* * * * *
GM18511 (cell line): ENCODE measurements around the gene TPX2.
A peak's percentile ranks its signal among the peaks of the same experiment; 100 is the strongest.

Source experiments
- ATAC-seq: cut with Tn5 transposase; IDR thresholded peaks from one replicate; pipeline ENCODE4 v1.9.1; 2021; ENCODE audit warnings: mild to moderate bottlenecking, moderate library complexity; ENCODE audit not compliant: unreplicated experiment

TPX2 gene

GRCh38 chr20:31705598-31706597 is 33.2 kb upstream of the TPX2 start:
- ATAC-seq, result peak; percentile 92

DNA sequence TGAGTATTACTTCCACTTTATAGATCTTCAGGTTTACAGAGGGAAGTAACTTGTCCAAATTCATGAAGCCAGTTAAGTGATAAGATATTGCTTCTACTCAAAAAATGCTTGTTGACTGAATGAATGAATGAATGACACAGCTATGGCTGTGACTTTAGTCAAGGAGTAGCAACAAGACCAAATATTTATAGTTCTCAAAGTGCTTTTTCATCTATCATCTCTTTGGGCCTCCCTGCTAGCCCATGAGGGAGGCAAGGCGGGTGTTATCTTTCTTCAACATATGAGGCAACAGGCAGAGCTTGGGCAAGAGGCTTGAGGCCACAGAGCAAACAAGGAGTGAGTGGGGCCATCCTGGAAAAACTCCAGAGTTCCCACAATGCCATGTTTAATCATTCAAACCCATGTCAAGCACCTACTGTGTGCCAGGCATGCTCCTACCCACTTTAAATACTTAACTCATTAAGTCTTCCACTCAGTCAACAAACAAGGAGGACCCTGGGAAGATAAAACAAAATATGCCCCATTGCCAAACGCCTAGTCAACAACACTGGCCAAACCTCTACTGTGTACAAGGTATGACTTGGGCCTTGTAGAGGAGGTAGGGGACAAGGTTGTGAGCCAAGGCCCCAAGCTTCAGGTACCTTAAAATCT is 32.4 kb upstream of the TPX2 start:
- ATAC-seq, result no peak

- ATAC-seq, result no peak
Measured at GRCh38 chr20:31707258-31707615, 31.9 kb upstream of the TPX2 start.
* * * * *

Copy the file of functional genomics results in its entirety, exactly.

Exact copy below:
GM18511 (cell line): ENCODE measurements around the gene TPX2.
A peak's percentile ranks its signal among the peaks of the same experiment; 100 is the strongest.

Source experiments
- ATAC-seq: cut with Tn5 transposase; IDR thresholded peaks from one replicate; pipeline ENCODE4 v1.9.1; 2021; ENCODE audit warnings: mild to moderate bottlenecking, moderate library complexity; ENCODE audit not compliant: unreplicated experiment

TPX2 gene

GRCh38 chr20:31705598-31706597 is 33.2 kb upstream of the TPX2 start:
- ATAC-seq, result peak; percentile 92

DNA sequence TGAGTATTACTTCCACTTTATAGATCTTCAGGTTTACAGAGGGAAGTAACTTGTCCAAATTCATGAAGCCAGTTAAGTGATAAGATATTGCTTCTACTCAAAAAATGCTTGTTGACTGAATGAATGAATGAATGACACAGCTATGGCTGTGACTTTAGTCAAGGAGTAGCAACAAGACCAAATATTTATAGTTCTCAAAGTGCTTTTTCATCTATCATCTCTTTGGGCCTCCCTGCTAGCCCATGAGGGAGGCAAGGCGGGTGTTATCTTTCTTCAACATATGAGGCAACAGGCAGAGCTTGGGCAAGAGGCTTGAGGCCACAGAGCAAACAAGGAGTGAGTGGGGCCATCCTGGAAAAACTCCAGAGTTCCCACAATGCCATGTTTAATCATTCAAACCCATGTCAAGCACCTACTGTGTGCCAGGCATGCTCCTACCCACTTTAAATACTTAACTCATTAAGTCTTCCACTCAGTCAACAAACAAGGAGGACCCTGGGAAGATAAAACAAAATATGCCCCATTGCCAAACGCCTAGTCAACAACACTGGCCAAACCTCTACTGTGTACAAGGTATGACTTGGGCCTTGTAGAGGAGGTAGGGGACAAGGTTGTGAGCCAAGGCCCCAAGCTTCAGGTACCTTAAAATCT is 32.4 kb upstream of the TPX2 start:
- ATAC-seq, result no peak

- ATAC-seq, result no peak
Measured at GRCh38 chr20:31707258-31707615, 31.9 kb upstream of the TPX2 start.